At the end of the day, what is most valuable to travelers? Time, of course! We are all given 24 hours in each day to eat, sleep, work, play, and enjoy life to its fullest.

But, when part of that day is spent in heavy urban congestion getting to and from our destinations, we tend to get frustrated and upset. Based upon the recent 2015 Urban Mobility Scorecard developed by Texas A&M Transportation Institute, commuters are spending anywhere from 2 to 3.5 days a year in delay on our congested highways.

But what if I told you there is a way to provide an alternative solution to compensate for some of this “wasted” time? Interested?

The Option

We have a current option to work with to address this congestion: priced managed lanes. This operations-centric alternative allows a transportation agency to utilize proven methods to manage traffic throughput via a controlled access corridor, thus providing a higher level of trip reliability to those using this corridor.

While the industry sees priced managed lanes as a viable option to combat congestion, we sometimes have a hard time conveying this to the public. The message is simple – trip reliability. Trip reliability provides a driver comfort in knowing that when they need it, they can use the priced managed lanes to avoid congestion and save time.

In Theory: In the mid-2000s, Paul Haase of Sammamish WA demonstrated this reliability factor through his “rice experiment”, where he showed the effects of controlling the rice particles (vehicles) being poured through a funnel, versus letting unorganized particles jam themselves up because of oversaturation into the funnel.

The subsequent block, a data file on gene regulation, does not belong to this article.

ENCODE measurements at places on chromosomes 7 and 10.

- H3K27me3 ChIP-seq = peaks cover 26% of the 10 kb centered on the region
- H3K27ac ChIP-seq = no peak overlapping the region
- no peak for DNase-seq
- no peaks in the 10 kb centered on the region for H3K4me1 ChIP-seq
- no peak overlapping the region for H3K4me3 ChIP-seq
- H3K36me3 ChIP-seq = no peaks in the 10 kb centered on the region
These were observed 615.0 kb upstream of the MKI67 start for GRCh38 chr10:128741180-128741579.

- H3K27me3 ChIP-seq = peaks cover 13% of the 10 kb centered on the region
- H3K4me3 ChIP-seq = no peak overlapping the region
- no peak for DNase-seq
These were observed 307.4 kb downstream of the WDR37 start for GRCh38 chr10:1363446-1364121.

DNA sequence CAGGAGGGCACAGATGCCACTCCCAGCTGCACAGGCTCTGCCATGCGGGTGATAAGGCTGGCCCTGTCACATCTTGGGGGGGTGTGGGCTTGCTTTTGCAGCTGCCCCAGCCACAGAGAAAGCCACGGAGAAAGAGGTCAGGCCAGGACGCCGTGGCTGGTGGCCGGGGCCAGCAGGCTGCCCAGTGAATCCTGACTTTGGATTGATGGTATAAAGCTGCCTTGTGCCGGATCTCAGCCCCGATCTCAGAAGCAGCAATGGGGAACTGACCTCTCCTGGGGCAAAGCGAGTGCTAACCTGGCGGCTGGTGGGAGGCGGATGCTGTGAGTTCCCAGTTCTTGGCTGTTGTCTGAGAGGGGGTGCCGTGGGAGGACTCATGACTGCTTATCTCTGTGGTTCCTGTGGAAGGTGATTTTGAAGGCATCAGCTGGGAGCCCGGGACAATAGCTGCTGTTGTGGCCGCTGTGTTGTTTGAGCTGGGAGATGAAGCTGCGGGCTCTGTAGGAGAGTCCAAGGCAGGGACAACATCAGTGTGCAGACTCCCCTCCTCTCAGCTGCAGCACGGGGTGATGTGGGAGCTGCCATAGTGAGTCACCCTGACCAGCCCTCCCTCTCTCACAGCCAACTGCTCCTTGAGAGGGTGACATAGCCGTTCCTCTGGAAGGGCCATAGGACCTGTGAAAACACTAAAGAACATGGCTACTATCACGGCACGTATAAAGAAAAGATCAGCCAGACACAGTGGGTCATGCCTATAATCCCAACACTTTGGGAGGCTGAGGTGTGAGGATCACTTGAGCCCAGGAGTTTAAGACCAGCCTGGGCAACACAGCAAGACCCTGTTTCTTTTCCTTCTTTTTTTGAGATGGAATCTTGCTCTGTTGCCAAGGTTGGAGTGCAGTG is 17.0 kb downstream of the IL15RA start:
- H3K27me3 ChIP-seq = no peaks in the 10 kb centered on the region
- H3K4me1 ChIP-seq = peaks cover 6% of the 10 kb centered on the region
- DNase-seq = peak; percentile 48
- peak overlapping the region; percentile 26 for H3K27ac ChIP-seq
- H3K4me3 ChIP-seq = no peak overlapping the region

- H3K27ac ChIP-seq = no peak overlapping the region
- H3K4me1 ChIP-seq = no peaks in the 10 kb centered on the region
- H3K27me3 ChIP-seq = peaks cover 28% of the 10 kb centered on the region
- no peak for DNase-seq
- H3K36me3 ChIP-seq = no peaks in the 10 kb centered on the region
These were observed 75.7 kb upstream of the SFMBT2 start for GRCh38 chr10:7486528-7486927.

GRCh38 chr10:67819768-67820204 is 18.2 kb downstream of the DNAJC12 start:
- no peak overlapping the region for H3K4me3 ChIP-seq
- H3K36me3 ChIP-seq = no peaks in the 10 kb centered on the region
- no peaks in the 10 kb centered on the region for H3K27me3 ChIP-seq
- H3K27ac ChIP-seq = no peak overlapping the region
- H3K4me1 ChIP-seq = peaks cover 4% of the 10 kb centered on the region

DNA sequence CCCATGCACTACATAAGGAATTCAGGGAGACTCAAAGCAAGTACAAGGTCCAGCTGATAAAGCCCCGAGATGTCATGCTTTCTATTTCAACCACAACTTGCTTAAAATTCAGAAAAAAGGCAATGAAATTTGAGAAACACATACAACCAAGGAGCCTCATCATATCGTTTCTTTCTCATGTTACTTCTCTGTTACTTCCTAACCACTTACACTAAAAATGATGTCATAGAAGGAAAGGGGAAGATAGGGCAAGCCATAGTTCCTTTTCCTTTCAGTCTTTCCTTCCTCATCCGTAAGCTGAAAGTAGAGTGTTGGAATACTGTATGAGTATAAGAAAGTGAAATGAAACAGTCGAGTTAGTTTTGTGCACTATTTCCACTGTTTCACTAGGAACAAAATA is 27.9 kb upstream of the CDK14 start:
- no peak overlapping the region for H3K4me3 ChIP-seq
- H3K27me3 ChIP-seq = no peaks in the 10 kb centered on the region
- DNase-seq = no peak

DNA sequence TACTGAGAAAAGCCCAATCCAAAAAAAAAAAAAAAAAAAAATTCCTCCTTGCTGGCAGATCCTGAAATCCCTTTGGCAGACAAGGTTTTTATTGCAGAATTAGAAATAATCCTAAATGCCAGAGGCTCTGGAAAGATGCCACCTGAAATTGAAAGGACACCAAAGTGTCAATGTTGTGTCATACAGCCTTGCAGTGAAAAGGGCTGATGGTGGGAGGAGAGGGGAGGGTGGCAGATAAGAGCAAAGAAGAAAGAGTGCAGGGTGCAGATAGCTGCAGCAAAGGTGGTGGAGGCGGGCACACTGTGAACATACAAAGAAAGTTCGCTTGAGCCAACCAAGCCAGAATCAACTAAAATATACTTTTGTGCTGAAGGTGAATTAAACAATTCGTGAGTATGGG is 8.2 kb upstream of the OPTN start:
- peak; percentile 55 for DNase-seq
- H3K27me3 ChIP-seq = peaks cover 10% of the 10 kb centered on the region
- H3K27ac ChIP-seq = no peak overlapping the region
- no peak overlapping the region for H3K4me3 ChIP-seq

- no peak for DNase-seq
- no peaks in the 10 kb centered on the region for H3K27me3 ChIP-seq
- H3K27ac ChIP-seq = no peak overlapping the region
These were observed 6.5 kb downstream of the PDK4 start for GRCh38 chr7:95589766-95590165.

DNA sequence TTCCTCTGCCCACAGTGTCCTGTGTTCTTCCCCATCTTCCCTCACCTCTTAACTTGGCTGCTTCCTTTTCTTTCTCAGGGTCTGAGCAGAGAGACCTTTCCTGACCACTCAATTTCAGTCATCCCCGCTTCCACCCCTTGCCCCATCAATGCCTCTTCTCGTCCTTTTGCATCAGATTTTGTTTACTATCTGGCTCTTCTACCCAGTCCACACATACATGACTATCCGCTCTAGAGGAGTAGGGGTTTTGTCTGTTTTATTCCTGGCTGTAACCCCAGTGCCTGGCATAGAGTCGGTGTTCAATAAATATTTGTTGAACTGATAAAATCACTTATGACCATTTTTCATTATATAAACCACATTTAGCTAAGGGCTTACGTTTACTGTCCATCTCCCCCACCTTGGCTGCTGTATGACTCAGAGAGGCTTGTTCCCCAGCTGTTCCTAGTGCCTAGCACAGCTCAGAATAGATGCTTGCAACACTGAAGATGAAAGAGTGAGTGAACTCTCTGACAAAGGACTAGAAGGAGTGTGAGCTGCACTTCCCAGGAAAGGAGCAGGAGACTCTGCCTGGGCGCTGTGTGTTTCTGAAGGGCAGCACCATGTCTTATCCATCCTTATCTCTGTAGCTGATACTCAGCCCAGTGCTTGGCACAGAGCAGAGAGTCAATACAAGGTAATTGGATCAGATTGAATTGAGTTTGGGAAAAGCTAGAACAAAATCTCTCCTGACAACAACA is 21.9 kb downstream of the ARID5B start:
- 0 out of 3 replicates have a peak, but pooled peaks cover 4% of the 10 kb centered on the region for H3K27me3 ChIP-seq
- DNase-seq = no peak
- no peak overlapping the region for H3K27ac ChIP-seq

In Practice: While a simplified approach, the principles work in the “highway world.” We’ve seen improvement on facilities that have controlled their input into priced managed lanes, like the recently opened I-580 Express Lanes in Northern California, where average speeds in the corridor have gone up by 20 to 30 mph in the peak periods.

Technology & the Future

The transportation industry has witnessed many new technology innovations to enhance overall corridor operations, such as smart phone applications, vehicle-to-vehicle (V2V) communications, vehicle-to-infrastructure (V2I) integration, vehicle occupancy detection systems, video traffic monitoring, and more.

In the future, additional technological advancements are expected to greatly impact the design, operation, and implementation of projects, and thus improve our traveling experience. Connected vehicles, autonomous vehicles, quantum computing and machine learning, on-demand transit and ridesharing, and vehicle telematics will all create a vastly more intelligent vehicle and transportation network. This will lead to the potential to improve mobility, reliability, and safety.

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About the author

Michael Davis, PE, DBIA
Michael Davis, PE, DBIA
Mike serves as the Tolls Service Group Leader for RS&H and has more than 22 years of experience in the transportation industry, including 15 years dedicated to managed lanes and tolling. During his diverse career, he has helped manage the development of managed lanes systems throughout the United States, including Florida, Georgia, Virginia, and California.